Updated April 25th, 2024 at 14:06 IST

India remains fastest-growing major economy amid global economic recovery

Despite variations in global economic recovery and ongoing geopolitical tensions, the nation’s economy has shown strong resilience, indicating continued growth.

Reported by: Anirudh Trivedi
Rupees | Image:Unsplash
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India’s growth story: India remains the fastest-growing major economy, with international organisations and the Reserve Bank of India (RBI) offering positive assessments of its growth outlook for the current financial year, according to the March 2024 edition of the Monthly Economic Review released by the Department of Economic Affairs. 

Reflecting this sentiment, the International Monetary Fund (IMF) has revised its estimate of India's real GDP growth for FY2023-24 upwards to 7.8 per cent. This marks an increase from 6.7 per cent in its January 2024 update and 6.3 per cent in its October 2023 World Economic Outlook (WEO).

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Despite variations in global economic recovery and ongoing geopolitical tensions, the nation’s economy has shown strong resilience, indicating continued growth across sectors and reinforcing its role in the global economy.

In March 2024, India's economic outlook witnessed record-breaking stock market performance, notable GST collections, and strong growth in both the manufacturing and services sectors. 

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India’s performance amid global inflation 

Inflationary pressures also seem to have been contained in major global economies with inflation in recent months being lower than anticipated (countries including Eurozone, China, and Mexico). However, a slight uptick was registered in March 2024, with inflation rising stronger than anticipated in the USA, the UK, Indonesia, and South Africa. 

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On the other hand, India's measures, including policy adjustments and strategic food buffer strengthening, effectively manage inflationary pressures in the country.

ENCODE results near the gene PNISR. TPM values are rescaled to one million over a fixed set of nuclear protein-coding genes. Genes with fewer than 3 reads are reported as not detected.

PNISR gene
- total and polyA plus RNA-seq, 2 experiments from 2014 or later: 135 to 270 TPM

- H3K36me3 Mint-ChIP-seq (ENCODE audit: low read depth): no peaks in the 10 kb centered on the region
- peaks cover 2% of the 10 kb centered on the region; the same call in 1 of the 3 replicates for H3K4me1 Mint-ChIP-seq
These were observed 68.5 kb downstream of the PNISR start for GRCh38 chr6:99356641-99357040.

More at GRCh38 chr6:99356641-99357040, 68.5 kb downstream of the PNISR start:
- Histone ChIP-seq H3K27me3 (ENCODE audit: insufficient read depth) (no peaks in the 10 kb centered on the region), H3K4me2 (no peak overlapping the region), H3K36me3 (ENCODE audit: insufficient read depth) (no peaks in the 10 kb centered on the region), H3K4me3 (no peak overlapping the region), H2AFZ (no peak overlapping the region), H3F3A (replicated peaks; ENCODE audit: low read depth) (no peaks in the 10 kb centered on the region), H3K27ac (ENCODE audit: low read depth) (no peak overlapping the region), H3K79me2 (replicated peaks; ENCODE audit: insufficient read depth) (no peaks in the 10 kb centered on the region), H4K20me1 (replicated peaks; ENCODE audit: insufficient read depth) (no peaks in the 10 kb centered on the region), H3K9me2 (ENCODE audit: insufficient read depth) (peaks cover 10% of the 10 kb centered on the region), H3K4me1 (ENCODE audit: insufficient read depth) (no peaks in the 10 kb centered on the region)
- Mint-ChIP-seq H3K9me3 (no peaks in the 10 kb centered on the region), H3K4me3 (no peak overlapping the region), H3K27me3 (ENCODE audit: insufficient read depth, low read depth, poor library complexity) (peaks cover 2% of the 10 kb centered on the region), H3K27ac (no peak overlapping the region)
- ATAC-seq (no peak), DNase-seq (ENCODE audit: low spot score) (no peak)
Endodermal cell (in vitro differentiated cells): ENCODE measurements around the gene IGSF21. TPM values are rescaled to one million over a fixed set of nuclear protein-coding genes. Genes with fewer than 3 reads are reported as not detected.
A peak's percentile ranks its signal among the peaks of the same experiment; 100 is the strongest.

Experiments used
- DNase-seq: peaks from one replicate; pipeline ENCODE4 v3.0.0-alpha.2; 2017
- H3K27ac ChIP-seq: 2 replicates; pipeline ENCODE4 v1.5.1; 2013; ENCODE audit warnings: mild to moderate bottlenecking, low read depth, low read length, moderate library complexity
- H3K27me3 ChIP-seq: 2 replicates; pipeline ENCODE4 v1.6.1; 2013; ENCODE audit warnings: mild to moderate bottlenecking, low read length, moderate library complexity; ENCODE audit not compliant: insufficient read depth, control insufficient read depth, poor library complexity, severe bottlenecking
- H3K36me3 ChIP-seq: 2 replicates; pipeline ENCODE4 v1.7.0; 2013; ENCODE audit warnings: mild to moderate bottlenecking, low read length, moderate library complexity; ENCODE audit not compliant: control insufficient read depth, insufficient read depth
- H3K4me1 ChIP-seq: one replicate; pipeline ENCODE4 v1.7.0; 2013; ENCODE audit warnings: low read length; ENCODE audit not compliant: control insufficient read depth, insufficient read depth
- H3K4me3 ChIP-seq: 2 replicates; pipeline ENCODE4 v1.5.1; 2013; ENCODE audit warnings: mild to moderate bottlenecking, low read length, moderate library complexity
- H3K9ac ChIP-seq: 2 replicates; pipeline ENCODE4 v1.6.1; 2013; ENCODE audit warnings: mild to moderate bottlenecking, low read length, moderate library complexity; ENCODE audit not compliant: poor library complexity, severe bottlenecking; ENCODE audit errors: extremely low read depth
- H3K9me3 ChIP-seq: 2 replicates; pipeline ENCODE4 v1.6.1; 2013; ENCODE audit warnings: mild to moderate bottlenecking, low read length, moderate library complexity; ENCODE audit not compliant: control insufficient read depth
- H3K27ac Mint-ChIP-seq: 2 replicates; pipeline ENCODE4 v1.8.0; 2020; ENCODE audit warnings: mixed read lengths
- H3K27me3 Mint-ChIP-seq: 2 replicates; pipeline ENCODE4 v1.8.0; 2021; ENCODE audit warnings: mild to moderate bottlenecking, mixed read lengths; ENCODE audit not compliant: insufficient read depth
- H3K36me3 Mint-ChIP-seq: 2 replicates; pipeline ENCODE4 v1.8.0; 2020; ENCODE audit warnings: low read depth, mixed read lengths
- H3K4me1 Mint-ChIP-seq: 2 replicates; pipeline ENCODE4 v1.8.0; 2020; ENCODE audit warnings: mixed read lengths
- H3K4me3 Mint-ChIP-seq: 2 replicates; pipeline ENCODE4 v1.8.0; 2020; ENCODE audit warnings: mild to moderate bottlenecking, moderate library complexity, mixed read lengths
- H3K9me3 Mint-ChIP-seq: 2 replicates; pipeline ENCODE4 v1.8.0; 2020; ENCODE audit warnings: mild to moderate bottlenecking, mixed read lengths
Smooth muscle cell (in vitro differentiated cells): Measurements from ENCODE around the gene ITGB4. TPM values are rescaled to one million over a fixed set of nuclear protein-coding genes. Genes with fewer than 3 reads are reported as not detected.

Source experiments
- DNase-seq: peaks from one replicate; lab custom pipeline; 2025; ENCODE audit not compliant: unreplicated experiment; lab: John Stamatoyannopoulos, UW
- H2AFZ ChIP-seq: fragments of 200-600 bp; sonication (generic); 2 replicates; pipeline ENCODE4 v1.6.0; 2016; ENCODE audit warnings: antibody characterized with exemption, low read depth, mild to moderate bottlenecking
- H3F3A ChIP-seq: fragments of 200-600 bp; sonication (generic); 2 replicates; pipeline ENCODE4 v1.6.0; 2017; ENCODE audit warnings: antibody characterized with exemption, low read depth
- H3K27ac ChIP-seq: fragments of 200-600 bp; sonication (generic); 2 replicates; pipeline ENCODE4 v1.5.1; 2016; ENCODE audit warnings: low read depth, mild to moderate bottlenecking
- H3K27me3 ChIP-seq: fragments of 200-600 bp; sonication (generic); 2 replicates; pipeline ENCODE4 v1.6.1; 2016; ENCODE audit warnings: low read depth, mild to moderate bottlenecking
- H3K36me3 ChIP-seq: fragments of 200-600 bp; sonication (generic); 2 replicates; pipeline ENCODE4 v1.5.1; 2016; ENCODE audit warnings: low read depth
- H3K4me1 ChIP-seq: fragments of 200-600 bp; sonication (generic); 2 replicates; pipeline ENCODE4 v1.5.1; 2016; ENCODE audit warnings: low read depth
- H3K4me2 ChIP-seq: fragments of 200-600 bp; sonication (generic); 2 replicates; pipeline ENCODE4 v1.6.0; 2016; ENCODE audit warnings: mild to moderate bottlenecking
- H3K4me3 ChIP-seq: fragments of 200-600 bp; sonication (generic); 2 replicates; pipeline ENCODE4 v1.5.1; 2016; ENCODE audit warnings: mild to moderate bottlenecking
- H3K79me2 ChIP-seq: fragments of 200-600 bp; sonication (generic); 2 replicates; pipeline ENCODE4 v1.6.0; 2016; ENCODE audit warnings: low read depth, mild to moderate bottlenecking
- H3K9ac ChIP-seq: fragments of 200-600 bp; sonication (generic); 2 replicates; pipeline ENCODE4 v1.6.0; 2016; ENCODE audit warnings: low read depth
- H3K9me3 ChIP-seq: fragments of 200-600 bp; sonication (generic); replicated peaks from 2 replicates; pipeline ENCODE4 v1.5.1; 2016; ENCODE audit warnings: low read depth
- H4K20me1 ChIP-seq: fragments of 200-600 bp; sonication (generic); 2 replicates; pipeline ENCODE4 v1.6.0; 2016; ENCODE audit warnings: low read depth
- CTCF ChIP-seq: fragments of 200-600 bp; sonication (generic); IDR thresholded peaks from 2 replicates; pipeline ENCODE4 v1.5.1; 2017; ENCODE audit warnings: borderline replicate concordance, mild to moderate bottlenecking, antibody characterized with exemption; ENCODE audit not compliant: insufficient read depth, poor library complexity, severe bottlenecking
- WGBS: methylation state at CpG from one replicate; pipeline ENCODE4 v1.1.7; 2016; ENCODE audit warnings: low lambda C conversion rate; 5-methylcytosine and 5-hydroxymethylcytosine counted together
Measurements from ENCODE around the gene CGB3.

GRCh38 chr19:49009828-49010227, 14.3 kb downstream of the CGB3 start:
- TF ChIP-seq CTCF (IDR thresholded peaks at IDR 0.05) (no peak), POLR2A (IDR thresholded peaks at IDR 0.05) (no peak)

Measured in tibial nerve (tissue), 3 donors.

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Image credit: Department of Economic Affairs

In FY2023-24, retail inflation in India experienced a notable decrease, reaching its lowest level since the onset of the COVID-19 pandemic. Consequently, with ongoing moderation in price pressures, the Reserve Bank of India's Monetary Policy Committee (MPC) opted to maintain policy rates unchanged, emphasizing the necessity of achieving sustained alignment of inflation with its target of 4 per cent.

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Considering various factors such as geopolitical tensions, potential adverse domestic weather conditions, and the Indian Meteorological Department's forecast of an above-normal monsoon for the current year, the RBI has projected CPI inflation for FY2024-25 at 4.5 per cent.

Narrowing trade deficit

While global trade faces slowdowns, India anticipates a narrowing trade deficit in the coming years, supported by schemes like the Production-Linked Incentive (PLI) and strategic trade agreements such as the India-EFTA Trade and Economic Partnership Agreement (TEPA).

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Image credit: Department of Economic Affairs

In 2023, global trade faced contraction due to reduced demand in developed nations, trade vulnerabilities, and a decline in global commodity prices. The slowdown influenced India's merchandise exports and imports, leading to a moderation in both.

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As a result of the global trade slowdown, India's merchandise trade deficit narrowed in FY2023-24, with exports experiencing a lesser decline than imports. The non-petroleum and non-gems & jewellery merchandise exports showed resilience, with a sustained uptick and growing by 3 per cent during the fiscal year.

The services exports expanded further in FY2023-24, driven by increasing software exports and business services exports. These positive trends contributed to an improvement in India's current account deficit during the first nine months of FY2023-24 compared to the same period in the previous year.

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Strong FPI inflows

In FY2023-24, the nation witnessed experienced a strong turnaround in foreign portfolio investment (FPI) flows. Supported by buoyant economic growth, a conducive business environment, and strong macroeconomic fundamentals, the country witnessed robust FPI inflows. 

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Image credit: Department of Economic Affairs

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The market recorded net FPI inflows worth $41 billion during the fiscal year, a stark contrast to net outflows observed in the last two years. The level of inflow marks the second-highest recorded after FY2014-15. 

India attracted the highest equity inflows among its emerging market counterparts in FY2023-24. The inclusion of India's sovereign bonds in global bond indices is expected to stimulate demand for exposure to the country further.

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Published April 25th, 2024 at 14:06 IST